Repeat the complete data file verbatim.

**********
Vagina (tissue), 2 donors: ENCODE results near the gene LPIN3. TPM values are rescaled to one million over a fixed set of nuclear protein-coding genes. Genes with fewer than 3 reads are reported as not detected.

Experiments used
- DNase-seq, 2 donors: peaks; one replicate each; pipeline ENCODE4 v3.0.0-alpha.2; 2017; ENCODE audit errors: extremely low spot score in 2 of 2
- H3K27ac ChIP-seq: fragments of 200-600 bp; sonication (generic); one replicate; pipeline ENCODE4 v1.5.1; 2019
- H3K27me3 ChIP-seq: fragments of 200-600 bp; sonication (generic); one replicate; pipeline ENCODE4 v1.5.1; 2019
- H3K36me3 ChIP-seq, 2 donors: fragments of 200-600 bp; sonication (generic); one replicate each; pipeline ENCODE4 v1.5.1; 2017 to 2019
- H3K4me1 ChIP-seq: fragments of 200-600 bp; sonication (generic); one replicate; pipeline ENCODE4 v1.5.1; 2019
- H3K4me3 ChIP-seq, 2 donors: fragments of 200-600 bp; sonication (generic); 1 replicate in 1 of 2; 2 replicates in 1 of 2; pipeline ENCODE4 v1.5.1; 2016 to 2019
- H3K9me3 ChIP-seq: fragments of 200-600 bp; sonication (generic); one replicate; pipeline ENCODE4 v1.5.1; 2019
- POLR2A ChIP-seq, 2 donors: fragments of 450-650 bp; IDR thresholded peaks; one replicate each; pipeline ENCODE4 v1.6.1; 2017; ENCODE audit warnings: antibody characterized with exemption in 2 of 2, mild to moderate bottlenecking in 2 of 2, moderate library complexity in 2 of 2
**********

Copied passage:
Vagina (tissue), 2 donors: ENCODE results near the gene LPIN3. TPM values are rescaled to one million over a fixed set of nuclear protein-coding genes. Genes with fewer than 3 reads are reported as not detected.

Experiments used
- DNase-seq, 2 donors: peaks; one replicate each; pipeline ENCODE4 v3.0.0-alpha.2; 2017; ENCODE audit errors: extremely low spot score in 2 of 2
- H3K27ac ChIP-seq: fragments of 200-600 bp; sonication (generic); one replicate; pipeline ENCODE4 v1.5.1; 2019
- H3K27me3 ChIP-seq: fragments of 200-600 bp; sonication (generic); one replicate; pipeline ENCODE4 v1.5.1; 2019
- H3K36me3 ChIP-seq, 2 donors: fragments of 200-600 bp; sonication (generic); one replicate each; pipeline ENCODE4 v1.5.1; 2017 to 2019
- H3K4me1 ChIP-seq: fragments of 200-600 bp; sonication (generic); one replicate; pipeline ENCODE4 v1.5.1; 2019
- H3K4me3 ChIP-seq, 2 donors: fragments of 200-600 bp; sonication (generic); 1 replicate in 1 of 2; 2 replicates in 1 of 2; pipeline ENCODE4 v1.5.1; 2016 to 2019
- H3K9me3 ChIP-seq: fragments of 200-600 bp; sonication (generic); one replicate; pipeline ENCODE4 v1.5.1; 2019
- POLR2A ChIP-seq, 2 donors: fragments of 450-650 bp; IDR thresholded peaks; one replicate each; pipeline ENCODE4 v1.6.1; 2017; ENCODE audit warnings: antibody characterized with exemption in 2 of 2, mild to moderate bottlenecking in 2 of 2, moderate library complexity in 2 of 2